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Brazilian President Jair Bolsonaro hospitalized after 10 days of hiccups

Brazilian President Jair Bolsonaro hospitalized after 10 days of hiccups

THURSDAY, July 15, 2021

Theres holding your breath, getting spooked or sipping ice cold water - but Brazilian President Jair Bolsonaro cant seem to shake his case of hiccups.

The hiccups have persisted for so long - more than 10 days - that the country's far-right leader has been hospitalized so doctors can try to figure out the cause.

In the many recent presidential live streams, Bolsonaro's hiccuping is evident - and he has prefaced some appearances by with acknowledging his hiccupping and disrupted speech. In one July 8 clip, Bolsonaro hiccuped approximately 14 times within the first minute.

Bolsonaro has had a run of health scares. He nearly died on the 2018 campaign trail after being stabbed in the abdomen. He lost a lot of blood and suffered a serious wound to his intestine. He contacted covid-19 last July after playing down the coronavirus for months. While in quarantine, he was bitten by an emu-like giant bird. He's had a stubborn cough, too.

"Hiccups" were trending on Google in relation to Bolsonaro this past week, Brazilian newspaper O Globo reported.

The president said that he had dental implant surgery Saturday, and he suggested a possible link between the post-implant medication and his ongoing hiccups.

He's expected to be under observation at the Armed Forces Hospital in Brasilia for a day or two - although he will not necessarily remain in the hospital building. "He is feeling good and doing well," the president's press office said in a statement.

The hiccups and examinations caused Bolsonaro to cancel his entire agenda Wednesday, including meetings with the heads of the three branches of government.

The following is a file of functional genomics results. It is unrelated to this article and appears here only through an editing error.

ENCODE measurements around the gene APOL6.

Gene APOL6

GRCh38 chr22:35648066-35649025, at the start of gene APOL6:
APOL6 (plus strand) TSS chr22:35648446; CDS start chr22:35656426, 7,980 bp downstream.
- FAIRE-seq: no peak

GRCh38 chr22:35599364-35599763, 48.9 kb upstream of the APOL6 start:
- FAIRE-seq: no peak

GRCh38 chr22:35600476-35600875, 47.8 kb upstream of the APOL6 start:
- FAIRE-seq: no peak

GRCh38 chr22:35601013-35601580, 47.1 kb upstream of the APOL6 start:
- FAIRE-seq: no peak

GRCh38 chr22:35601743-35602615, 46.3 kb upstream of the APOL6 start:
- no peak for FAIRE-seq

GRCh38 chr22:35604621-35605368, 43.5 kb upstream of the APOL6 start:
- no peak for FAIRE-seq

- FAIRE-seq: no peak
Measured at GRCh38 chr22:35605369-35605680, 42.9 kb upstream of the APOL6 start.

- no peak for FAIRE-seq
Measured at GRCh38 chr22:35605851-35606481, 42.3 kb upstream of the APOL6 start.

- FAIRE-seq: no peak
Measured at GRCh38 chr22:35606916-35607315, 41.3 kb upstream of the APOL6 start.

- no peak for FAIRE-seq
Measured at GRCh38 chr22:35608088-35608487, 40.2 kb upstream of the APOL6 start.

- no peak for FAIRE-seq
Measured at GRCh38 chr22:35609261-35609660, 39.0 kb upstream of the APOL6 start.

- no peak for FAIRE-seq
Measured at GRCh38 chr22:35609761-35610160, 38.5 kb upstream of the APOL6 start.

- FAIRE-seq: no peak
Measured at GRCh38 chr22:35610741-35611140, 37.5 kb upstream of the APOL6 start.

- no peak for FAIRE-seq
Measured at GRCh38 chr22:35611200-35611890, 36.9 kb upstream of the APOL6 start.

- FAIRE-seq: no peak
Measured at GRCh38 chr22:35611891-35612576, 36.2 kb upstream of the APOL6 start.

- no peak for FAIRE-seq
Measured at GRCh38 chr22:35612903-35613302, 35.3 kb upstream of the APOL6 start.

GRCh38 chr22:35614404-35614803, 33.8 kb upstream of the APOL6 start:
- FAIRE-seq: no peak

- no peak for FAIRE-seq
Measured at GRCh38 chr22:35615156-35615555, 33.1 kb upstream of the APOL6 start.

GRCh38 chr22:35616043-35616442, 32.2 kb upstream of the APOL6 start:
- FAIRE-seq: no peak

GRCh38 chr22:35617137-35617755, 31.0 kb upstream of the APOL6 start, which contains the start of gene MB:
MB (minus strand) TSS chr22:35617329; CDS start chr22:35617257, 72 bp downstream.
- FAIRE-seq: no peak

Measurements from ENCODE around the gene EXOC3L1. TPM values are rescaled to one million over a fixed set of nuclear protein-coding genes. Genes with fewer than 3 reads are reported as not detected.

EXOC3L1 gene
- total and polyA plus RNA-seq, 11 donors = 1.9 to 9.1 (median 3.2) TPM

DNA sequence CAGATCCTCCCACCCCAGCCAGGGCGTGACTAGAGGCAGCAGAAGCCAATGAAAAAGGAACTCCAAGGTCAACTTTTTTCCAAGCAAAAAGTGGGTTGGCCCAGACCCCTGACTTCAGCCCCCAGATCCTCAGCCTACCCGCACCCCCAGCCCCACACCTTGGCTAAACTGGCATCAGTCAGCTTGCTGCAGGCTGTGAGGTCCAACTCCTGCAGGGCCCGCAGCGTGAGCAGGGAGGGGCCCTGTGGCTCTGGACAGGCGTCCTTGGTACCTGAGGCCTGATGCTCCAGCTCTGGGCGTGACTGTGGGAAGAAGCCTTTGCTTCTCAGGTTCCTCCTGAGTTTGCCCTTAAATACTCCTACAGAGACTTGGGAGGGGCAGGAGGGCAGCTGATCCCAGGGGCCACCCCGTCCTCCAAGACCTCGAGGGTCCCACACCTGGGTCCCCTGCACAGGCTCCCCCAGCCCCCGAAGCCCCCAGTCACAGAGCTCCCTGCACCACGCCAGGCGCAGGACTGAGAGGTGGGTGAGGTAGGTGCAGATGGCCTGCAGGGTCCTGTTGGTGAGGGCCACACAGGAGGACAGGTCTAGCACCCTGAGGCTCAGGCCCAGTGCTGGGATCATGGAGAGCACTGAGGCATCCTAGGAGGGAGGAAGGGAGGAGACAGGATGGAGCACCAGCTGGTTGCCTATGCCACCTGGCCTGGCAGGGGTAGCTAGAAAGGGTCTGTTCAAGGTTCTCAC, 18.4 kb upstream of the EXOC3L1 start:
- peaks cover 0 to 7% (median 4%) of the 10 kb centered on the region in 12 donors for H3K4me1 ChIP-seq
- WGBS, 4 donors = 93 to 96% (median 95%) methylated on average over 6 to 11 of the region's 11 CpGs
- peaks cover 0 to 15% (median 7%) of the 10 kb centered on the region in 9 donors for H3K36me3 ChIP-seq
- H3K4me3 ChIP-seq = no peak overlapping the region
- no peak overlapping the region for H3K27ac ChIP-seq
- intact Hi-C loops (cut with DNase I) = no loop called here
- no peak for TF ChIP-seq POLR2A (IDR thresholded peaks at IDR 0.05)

Mark Larson, a Mayo Clinic gastroenterologist and internist, told The Washington Post that while transient hiccups are very common, persistence for more than a day is already quite rare. Bolsonaro's 10-day spell is very rare.

He said that medications taken after the surgery, or even the surgery itself, could plausibly have triggered the symptoms.

Hiccups are involuntary contractions of your diaphragm - a dome-shaped muscle between your chest and abdomen. Normally, it contracts and relaxes to let air flow in and out of your body. But irritation can cause spasms, bringing a rush of air through your throat, Larson said. Your vocal cords rapidly close up and cause the distinct hiccup sound.

Hiccups can be caused by physical and emotional changes and disruptions - stress, sore throats, cold drinks or eating too fast, for example - so pinpointing any cause for the Brazilian president's hiccup bout isn't possible without an examination.

Prolonged hiccups can be a serious problem, or indicate one. Doctors recommend seeking medical attention if they persist longer than 48 hours, especially if they disrupt sleep.

Causes can range from something as small as swallowing too much air while chewing gum to something as serious as a tumor - and longer cases can be connected to damage or irritation to the nerves near the diaphragm.

In rare cases, hiccups persists for lengthy stretches. One man, the late Charles Osborne of Iowa, reportedly hiccuped for 68 years straight.

A specialist in Brasília told O Globo that Bolsonaro's hiccups could be caused by the dental implant because of oral and phrenic nerve relationships. The specialist said it was unlikely that the stabbing had anything to do with the hiccups.

In a tweet Wednesday, however, Bolsonaro blamed health complications in the aftermath of the assassination attempt.